One of my favourite herbs with a wonderfull lemon scent..very yummy in releases its flavour very well in milk. You can make a very yummy ice-cream with it. I grow it in full ground and it stays there, although sheltered by a huge rosemary bush, during wintertime.. Untill now overwintering outside has been no spring I trim it a little back to keep it compact. Edited to mention that it has survived heavy frosts last winter with temps down to -18 C...remarkable !
Besides the wonderfull cullinairy uses Lemon Verbena is a herb that de-stresses & relaxes. Has a tonic effect on the nervous system, a natural de-stresser, relaxing, helps soothe bronchial & nasal congestion, indigestion, flatulence, stomach cramps, nausea. It gives a good tea to drink. BUT....don't drin... read more


On Jul 7, 2004, hanna1 from Castro Valley, CA (Zone 9a) wrote:

Great in potpourri. Full sun in cool climates, light shade in warm. Fertilize once a month. May shrivel at the end of winter, but will come back up in early spring here. I love putting it in my hot or ice tea, nice lemony flavor, I sometimes use it along with my Orange Geranium, yummy, then remove before drinking.


On Jun 5, 2004, claude27 from Mozier, IL wrote:

I have not got the plant as yet, but next year I will be getting a plant or two. I found out about the plant late this, so I am planning of getting one or two next year


On Aug 24, 2003, xyris from Sebring, FL (Zone 9b) wrote:

In my western Washington zone 9a (most maps show it as zone 8) garden this has been hardy for me outdoors for the last four years. The upper part of the plant dies back somewhat in winter, but it resprouts from the lower stems. It flowers here in July and August.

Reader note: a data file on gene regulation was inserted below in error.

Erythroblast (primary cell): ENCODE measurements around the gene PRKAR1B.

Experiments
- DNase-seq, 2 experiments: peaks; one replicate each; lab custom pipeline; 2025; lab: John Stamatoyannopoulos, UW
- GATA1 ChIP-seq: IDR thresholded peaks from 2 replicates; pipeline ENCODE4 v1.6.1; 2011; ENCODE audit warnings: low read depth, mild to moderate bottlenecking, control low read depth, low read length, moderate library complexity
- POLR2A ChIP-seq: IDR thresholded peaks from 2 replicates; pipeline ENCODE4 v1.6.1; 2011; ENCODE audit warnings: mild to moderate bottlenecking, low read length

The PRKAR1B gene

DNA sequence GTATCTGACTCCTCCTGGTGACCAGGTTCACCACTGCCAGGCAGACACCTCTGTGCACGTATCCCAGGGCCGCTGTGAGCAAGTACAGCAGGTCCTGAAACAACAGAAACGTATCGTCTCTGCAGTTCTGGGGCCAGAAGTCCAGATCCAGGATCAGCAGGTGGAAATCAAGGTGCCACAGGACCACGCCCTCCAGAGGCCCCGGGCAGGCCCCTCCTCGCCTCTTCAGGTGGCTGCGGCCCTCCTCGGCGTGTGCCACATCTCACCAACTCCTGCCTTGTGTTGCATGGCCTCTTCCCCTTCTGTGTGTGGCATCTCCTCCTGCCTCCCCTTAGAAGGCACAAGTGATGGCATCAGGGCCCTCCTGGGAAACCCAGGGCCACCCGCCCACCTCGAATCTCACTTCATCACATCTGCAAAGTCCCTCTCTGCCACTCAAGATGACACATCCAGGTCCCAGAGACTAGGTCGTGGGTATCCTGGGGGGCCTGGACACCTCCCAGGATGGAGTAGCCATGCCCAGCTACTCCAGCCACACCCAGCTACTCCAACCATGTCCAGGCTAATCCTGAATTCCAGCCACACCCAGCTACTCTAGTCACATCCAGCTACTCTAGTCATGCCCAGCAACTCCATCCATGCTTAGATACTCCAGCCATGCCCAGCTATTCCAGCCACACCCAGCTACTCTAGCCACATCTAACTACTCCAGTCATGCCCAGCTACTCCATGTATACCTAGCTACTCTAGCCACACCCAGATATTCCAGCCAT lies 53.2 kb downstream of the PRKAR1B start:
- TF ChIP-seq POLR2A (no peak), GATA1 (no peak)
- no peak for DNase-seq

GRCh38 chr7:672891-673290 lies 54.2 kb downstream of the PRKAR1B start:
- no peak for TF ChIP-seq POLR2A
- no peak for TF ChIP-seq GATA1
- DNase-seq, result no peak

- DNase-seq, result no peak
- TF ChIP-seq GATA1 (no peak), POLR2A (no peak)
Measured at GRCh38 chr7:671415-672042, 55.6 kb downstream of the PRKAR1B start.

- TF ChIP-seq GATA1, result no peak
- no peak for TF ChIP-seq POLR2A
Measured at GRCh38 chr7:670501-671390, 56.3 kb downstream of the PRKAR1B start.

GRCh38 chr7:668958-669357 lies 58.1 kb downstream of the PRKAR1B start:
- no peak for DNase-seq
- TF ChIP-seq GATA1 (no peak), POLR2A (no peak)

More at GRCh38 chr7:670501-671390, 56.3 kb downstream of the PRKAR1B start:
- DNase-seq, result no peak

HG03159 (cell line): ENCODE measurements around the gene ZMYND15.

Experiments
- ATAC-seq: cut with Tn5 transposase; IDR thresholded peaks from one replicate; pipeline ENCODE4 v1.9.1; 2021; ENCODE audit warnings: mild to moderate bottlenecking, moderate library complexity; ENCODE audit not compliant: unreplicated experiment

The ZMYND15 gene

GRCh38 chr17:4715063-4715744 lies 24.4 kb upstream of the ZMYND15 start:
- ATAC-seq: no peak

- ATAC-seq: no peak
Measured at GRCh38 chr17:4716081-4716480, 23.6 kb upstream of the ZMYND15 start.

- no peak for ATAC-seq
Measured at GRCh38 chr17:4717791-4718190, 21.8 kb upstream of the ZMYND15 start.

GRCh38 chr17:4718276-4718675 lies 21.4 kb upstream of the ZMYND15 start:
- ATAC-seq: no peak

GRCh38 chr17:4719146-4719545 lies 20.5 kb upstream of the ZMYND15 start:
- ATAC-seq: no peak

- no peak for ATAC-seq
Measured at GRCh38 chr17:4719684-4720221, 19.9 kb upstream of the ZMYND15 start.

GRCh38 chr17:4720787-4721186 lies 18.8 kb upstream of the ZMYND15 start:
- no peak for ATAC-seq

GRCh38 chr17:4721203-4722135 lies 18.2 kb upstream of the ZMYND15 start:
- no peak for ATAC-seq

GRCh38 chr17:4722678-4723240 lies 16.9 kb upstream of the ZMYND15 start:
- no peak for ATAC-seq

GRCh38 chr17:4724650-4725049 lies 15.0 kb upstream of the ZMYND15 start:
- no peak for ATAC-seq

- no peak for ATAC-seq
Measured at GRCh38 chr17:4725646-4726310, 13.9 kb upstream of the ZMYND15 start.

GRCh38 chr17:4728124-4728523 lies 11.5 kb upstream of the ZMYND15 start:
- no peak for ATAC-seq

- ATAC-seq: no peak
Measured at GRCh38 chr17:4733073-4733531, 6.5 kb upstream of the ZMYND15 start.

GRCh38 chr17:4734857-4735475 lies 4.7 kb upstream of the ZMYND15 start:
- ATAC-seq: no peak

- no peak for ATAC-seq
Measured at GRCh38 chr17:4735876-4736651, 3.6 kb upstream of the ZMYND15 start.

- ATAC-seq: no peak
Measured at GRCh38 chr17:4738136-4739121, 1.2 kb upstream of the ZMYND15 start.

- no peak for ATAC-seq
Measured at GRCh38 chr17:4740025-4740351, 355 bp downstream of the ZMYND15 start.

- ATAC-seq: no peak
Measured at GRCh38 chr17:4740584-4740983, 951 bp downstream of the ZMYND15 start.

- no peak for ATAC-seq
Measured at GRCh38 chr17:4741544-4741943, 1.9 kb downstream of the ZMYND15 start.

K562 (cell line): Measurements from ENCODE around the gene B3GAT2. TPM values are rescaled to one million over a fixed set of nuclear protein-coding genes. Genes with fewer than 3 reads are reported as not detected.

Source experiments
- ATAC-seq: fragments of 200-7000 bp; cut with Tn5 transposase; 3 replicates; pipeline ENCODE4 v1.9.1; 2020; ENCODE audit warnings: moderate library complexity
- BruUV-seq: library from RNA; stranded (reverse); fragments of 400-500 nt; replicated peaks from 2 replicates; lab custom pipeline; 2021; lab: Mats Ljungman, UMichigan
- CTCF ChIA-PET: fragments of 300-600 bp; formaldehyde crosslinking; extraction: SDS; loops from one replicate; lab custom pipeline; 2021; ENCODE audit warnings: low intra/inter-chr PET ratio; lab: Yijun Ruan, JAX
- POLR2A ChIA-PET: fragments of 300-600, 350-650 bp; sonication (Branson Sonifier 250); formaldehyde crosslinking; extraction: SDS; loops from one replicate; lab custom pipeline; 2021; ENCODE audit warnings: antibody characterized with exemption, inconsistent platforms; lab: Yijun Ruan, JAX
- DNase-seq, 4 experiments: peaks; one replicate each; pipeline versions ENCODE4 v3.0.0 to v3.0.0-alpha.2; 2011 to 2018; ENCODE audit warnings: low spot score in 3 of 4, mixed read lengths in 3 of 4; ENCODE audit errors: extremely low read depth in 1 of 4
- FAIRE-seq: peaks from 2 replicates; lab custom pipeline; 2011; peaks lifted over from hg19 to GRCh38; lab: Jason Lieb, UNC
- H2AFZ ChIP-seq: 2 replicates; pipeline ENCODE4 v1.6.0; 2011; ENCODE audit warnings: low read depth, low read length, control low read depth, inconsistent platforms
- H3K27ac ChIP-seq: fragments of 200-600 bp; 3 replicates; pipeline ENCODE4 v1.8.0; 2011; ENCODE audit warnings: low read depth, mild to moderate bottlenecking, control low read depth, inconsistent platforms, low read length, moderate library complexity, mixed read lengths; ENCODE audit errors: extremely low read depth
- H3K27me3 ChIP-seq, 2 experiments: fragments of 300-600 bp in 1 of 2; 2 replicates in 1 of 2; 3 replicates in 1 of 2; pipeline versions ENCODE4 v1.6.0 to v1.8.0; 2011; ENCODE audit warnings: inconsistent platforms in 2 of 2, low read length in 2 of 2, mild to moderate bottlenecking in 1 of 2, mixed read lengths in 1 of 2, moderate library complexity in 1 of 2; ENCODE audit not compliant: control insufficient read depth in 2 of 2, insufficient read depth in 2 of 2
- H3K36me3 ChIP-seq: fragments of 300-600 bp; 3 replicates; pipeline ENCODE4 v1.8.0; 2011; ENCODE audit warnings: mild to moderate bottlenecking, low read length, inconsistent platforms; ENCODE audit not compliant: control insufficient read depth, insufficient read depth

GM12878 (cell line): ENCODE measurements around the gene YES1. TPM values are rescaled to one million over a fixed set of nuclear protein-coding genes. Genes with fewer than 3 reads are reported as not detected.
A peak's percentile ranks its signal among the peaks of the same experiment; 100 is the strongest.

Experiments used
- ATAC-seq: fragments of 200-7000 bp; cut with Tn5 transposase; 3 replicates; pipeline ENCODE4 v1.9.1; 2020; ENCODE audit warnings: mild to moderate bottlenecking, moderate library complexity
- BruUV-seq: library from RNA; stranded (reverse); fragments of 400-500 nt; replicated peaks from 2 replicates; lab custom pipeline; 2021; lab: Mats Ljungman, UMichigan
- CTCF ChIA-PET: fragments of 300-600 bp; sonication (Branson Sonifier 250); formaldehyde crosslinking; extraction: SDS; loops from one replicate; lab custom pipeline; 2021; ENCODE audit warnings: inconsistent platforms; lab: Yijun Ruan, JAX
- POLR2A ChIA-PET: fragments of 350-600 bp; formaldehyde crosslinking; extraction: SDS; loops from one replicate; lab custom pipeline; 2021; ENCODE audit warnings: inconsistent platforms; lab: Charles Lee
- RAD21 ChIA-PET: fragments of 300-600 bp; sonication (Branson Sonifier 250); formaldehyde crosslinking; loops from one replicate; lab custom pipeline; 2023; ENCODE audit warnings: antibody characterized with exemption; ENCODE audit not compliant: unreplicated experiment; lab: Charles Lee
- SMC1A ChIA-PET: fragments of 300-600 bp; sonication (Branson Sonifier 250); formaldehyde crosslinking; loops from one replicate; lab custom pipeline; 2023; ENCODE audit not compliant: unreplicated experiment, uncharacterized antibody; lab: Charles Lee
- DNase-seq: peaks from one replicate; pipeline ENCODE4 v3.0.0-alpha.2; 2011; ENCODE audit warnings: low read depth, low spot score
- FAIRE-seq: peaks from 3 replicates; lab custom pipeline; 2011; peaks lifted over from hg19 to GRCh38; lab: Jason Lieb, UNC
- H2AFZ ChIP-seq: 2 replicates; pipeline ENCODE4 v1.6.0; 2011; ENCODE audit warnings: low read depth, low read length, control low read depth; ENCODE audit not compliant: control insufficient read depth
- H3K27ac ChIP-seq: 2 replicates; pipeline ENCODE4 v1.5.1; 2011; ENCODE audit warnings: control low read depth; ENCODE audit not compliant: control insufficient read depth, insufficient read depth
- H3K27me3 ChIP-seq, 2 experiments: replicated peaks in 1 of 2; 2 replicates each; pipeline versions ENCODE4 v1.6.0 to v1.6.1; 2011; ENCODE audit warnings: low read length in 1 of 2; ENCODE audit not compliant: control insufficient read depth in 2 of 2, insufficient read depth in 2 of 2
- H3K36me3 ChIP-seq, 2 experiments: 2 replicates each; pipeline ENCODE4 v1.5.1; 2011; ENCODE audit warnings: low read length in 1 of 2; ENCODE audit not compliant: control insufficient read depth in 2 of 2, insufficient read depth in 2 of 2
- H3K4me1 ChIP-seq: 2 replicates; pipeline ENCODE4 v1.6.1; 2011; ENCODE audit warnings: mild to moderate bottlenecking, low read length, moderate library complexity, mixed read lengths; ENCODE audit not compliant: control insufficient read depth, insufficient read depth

On May 17, 2003, asturnut from Anchorage, AK (Zone 4b) wrote:

Supposedly this is a zone 9-10 plant, but I have successfully overwintered lemon verbena in the ground in my zone 7 (almost 8) garden. It looses all of it's leaves dies all the way back to the ground. I leave about 12 inches of the dead wood and leaves on top of it to protect it through the winter. Then as spring arrives I cut it back harder and the next thing I know, she is growing again! It's lovely and fragrand, but does not flower here for me.


On Jan 22, 2003, lupinelover from Grove City, OH (Zone 6a) wrote:

Lemon verbena is best propagated by stem cuttings; seed is seldom produced. Although it is frost-tender, this plant will not grow well in hot, humid climates unless it is given some shade from midday sun.


On Aug 10, 2001, herbin from Park Hill, OK (Zone 5b) wrote:

This is a wonderful tender perennial with a heavenly scent of lemons. By far the most lemony of any of the herbs. It is great for potpourri, or to flavor teas, fruits, and cookies. Bruise the leaves and add to sugar overnight. Sift out the leaves and use sugar for cookies, cake or whatever.